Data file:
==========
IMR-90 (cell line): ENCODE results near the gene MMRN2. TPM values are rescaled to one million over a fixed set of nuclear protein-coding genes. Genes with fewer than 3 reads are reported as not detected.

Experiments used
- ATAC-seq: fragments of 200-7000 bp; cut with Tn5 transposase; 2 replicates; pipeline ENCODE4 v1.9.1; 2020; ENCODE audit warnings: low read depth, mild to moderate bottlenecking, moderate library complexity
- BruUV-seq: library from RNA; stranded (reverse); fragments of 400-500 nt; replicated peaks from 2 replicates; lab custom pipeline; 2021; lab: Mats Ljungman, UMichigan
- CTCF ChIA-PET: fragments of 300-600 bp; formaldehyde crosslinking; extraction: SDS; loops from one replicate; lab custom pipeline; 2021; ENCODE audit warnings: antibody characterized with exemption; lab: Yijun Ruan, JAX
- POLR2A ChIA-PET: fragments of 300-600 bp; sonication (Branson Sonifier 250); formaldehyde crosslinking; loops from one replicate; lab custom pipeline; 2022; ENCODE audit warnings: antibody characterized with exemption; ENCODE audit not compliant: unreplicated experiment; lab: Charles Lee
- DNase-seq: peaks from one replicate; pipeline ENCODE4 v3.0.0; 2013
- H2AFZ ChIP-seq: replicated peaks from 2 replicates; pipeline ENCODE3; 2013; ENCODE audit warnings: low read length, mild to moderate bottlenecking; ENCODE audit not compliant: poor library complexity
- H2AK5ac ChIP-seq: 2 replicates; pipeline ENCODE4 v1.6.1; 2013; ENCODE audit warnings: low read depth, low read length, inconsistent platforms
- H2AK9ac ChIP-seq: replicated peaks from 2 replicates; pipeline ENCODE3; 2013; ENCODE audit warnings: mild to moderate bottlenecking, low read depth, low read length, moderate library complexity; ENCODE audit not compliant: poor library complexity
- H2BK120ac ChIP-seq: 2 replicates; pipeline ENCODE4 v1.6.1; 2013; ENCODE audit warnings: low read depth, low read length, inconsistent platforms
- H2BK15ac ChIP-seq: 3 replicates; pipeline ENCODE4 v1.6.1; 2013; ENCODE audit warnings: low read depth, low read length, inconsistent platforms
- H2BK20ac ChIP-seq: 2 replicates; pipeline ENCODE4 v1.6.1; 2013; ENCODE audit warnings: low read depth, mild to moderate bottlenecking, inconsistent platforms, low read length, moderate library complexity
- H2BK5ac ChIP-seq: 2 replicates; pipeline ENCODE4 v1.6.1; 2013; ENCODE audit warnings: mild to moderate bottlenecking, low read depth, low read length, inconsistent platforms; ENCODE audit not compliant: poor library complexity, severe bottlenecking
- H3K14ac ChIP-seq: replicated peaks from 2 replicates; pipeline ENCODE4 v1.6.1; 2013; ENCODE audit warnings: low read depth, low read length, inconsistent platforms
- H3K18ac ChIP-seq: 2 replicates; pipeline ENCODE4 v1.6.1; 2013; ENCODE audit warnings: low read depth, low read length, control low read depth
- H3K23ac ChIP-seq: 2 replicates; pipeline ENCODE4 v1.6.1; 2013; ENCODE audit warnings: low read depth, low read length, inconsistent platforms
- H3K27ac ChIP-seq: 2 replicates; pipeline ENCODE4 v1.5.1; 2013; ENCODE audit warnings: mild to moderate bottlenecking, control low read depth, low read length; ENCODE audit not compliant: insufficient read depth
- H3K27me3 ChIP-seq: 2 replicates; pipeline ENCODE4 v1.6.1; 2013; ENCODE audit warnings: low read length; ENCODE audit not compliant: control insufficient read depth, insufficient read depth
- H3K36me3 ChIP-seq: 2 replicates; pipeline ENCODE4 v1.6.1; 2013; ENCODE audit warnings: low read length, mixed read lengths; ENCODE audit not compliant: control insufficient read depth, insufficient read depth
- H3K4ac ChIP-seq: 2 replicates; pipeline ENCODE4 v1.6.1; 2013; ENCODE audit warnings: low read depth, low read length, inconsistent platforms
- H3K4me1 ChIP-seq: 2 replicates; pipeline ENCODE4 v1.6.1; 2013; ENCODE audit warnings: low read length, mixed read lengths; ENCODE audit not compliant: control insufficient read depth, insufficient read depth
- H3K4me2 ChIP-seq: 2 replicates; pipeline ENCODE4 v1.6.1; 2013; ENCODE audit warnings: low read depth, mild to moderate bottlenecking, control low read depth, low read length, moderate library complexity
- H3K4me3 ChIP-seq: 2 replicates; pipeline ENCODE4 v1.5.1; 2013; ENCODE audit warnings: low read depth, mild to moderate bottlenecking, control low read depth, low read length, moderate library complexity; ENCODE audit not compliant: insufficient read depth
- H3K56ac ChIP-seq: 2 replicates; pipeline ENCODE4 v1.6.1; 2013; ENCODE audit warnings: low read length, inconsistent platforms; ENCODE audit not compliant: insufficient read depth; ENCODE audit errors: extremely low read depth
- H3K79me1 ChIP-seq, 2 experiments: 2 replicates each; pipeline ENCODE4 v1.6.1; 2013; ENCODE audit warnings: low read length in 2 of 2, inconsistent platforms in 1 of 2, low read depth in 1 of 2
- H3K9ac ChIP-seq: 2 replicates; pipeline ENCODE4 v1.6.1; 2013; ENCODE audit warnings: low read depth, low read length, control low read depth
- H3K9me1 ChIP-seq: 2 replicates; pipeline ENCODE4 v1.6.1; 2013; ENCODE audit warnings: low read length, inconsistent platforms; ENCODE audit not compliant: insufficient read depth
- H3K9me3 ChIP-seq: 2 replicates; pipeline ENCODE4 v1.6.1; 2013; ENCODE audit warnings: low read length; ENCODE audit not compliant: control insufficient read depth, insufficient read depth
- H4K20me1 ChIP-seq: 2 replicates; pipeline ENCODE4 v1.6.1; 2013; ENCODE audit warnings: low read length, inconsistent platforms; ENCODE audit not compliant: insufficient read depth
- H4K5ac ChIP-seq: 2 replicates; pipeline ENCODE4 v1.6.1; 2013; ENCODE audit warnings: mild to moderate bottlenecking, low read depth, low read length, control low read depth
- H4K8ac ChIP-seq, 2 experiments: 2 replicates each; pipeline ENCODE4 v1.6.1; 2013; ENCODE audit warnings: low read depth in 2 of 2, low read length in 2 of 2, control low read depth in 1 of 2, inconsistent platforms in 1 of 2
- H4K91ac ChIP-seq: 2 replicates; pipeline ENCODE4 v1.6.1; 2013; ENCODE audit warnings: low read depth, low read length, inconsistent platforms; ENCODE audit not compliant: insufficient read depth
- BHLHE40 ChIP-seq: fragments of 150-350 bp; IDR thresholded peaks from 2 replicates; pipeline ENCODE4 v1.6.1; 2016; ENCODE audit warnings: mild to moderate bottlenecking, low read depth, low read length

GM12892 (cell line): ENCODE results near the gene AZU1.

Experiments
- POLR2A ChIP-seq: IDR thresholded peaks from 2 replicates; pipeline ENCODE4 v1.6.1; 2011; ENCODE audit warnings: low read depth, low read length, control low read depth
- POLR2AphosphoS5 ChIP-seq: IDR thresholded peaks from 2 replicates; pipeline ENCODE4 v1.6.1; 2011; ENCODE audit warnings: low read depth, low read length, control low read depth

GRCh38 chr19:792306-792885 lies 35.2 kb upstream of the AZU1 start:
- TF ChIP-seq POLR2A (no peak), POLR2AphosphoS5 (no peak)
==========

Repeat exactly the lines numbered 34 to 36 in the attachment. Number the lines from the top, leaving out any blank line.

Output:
- BHLHE40 ChIP-seq: fragments of 150-350 bp; IDR thresholded peaks from 2 replicates; pipeline ENCODE4 v1.6.1; 2016; ENCODE audit warnings: mild to moderate bottlenecking, low read depth, low read length

GM12892 (cell line): ENCODE results near the gene AZU1.

Experiments